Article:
At least 885,000 Muslims fought with the Allies in World War I, At least 885,000 Muslims fought with the Allies in World War I, an estimated 400,000 of them with the 1.5 million-strong British Indian Army that served both on the Western Front and in the Middle East. For many of these young Muslims, the Great War was their first major encounter with Europe and Europeans, and indeed the home of that “great Empire over the sea” for which 89,000 of them would give their lives.
Dr Islam Issa, Lecturer in English Literature at Birmingham City University, has uncovered a wealth of letters written by British Indian soldiers which are on display as part of the Stories of Sacrifice exhibition at the British Muslim Heritage Centre in Manchester. Dr Issa explains what these stories can tell us about the young Muslim men who fought – and died – for the British Empire.
From the letters written by Indian soldiers do we get a sense of how they view their own identity?
The Indian soldiers were either writing letters to comrades fighting in other countries, or in most cases, to family back home. Their concerns are quite universal, discussing things like food, pastimes, and what the future might hold, but within these, I came across some more unique aspects of their identities, like missing their own cuisine or wondering whether they should still fast during Ramadan.
This is probably too big a question to ever by answered, but do we get a sense of new identity emerging as a result of their experiences and encounters?
I never really felt like there was a strong desire for what we’d now term something like integration. I don’t get the idea that the soldiers or their British superiors, including the censors, were either pushing a certain identity or trying to suppress it. That being said, the censors were on the lookout for sentimental feelings about fighting against Ottomans, and their reports show that they may have perceived the idea of a specifically Muslim identity to be a threat if it became ideological. Otherwise, things like prayers and food weren’t really an issue for the British so provisions were often made for the Muslim soldiers.
Is there a commonality in terms of what Muslim servicemen thought they were fighting for? A particular set of values or tangible physical goals?
At the start of the war, it seems like it was more of a job opportunity for many in India. I generally didn’t think that the letters were full of ideological ideas or goals. They were more anecdotal, conversational, and had the usual questions about how everyone back home was doing. The ones that stood out ideologically were perhaps those calling for defection to the Ottomans. These were only isolated letters, though, and were stopped by censors.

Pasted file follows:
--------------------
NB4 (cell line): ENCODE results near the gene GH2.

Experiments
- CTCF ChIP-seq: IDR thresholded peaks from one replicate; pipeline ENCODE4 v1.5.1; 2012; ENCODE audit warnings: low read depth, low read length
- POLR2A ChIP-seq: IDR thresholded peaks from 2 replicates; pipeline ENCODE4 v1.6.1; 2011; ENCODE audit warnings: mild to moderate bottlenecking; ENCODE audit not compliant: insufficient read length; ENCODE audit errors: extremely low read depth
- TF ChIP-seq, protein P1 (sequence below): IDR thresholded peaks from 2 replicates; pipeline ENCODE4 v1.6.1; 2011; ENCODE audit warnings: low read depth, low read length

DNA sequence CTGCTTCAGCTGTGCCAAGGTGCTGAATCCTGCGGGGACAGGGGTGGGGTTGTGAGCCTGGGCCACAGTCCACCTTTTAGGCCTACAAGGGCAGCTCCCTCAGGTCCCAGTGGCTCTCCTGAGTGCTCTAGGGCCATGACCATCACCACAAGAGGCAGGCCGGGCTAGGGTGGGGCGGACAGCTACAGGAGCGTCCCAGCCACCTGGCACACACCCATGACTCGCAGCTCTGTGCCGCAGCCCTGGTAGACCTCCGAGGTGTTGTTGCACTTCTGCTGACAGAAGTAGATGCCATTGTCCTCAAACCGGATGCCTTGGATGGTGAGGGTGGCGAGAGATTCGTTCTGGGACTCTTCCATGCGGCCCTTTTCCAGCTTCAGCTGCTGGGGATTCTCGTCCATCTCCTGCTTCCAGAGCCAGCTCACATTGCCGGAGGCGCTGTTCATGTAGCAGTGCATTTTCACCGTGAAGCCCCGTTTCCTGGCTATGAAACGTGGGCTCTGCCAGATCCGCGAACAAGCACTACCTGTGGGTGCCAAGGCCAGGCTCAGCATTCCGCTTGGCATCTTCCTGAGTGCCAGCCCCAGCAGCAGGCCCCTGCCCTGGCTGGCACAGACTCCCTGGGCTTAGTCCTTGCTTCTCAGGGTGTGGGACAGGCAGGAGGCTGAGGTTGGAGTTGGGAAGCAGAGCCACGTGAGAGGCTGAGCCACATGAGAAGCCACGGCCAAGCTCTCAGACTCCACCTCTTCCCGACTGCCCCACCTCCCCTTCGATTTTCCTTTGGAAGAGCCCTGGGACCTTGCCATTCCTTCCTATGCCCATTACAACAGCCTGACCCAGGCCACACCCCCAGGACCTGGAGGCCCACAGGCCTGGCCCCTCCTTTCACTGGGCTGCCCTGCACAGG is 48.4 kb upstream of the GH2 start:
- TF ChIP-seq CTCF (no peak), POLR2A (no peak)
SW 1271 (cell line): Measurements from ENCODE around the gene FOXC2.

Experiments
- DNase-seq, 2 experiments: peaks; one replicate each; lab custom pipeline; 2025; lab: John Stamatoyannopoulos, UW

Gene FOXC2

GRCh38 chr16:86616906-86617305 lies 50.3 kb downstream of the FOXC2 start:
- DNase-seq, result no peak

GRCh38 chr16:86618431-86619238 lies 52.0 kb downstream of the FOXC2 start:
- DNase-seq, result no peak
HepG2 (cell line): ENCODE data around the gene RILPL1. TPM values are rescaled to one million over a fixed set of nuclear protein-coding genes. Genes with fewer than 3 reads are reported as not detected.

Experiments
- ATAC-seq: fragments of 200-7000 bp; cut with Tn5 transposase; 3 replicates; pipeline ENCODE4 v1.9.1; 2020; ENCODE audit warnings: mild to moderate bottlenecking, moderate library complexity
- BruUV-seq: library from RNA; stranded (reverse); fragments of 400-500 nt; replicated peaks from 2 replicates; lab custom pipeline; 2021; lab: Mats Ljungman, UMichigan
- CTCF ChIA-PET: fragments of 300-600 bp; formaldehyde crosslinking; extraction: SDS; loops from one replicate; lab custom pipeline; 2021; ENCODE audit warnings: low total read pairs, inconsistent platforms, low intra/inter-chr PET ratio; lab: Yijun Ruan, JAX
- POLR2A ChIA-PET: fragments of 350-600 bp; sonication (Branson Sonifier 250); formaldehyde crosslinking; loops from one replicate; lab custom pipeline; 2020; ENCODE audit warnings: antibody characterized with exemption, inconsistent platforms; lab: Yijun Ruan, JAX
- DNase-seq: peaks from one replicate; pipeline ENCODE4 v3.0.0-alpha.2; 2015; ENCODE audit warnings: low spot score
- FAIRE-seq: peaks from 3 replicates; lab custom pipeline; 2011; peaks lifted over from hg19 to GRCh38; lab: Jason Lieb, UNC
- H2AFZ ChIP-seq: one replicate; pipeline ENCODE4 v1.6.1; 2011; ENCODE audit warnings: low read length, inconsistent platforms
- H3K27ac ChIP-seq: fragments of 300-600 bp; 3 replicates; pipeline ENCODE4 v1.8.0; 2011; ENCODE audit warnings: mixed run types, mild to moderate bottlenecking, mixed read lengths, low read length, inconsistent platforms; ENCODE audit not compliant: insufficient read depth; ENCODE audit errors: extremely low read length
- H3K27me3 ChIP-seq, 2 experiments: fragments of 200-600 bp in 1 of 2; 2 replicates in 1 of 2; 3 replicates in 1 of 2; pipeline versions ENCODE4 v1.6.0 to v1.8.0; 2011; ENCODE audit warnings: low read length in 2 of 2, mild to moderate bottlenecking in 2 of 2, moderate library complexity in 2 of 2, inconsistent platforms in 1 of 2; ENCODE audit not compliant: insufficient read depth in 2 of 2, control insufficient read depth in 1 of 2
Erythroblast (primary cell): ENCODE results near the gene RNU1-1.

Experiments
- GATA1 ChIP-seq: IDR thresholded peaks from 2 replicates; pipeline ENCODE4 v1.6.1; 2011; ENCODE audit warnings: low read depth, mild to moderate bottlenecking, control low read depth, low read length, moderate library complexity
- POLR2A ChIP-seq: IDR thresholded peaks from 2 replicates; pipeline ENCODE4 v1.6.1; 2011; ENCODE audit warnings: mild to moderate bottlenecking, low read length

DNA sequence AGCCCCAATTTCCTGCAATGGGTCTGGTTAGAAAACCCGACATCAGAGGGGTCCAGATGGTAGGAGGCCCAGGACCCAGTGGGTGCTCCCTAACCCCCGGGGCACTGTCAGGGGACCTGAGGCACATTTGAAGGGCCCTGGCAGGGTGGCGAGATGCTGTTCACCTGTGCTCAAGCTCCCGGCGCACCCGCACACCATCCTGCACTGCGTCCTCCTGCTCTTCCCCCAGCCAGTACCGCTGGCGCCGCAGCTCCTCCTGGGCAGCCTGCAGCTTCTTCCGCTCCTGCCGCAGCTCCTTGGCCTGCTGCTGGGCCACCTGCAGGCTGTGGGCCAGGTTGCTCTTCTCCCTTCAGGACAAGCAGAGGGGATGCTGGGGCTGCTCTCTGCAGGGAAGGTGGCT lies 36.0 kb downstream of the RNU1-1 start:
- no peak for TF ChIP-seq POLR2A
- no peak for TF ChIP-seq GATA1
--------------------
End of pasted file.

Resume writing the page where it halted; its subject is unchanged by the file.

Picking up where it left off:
What do the accounts of their encounters with British civilians reveal? Did anything surprise you about these interactions?
On the whole, the Muslim soldiers respected Britain. One memorable letter describes meeting a Muslim convert at a mosque. They were more interested in the women, though, particularly in France, and their responses varied from admiring the physical beauty, to describing them as caring sisters.
World War II has a particularly pronounced role in Indian independence, in terms not just of the political realities that enabled it, but also in shattering perceptions of the British Empire and its rulers. Is there evidence of World War I having a similar impact in terms of demystifying the ‘heart’ of empire? Are there any flowers of nationalism in the letters?
On the one hand, the soldiers did have a sense of duty, though quite what that means isn’t always clear. Many do seem to think that they are fighting an evil force. At the same time, they weren’t getting paid enough, their families were struggling, and Indian noblemen were reaping the rewards. In some ways, then, this war made the missing sovereignty of nations like India clearer, but it also solidified the Empire, not only because of how the aftermath was planned geographically, but because it reasserted the extent of the imperial rule.
Were there any particular individuals or letters that really stuck with you?
One of the entries I did get excited about was from 1914, when a group of Muslim soldiers on a ship spotted a shark. I had spent days reading regimental diaries and they can be quite repetitive and mundane, so that kind of anecdote does stick with you.
What would like visitors to take away from Stories of Sacrifice above all else?
Stories of Sacrifice gives a general, chronological narrative of the war, but I peppered it throughout with individual stories about individual humans, including their names, so that we can see that the sacrifices were at an individual level. So visitors will hopefully find themselves immersed both in the global and the personal, though the exact emphases of these will obviously depend on the interests and identities of visitors. As for me, this project has confirmed the importance of reassessing history, hearing less documented and often neglected narratives, learning from both the good and bad of the past, and thinking closely about our responsibilities in a diverse and globalised society.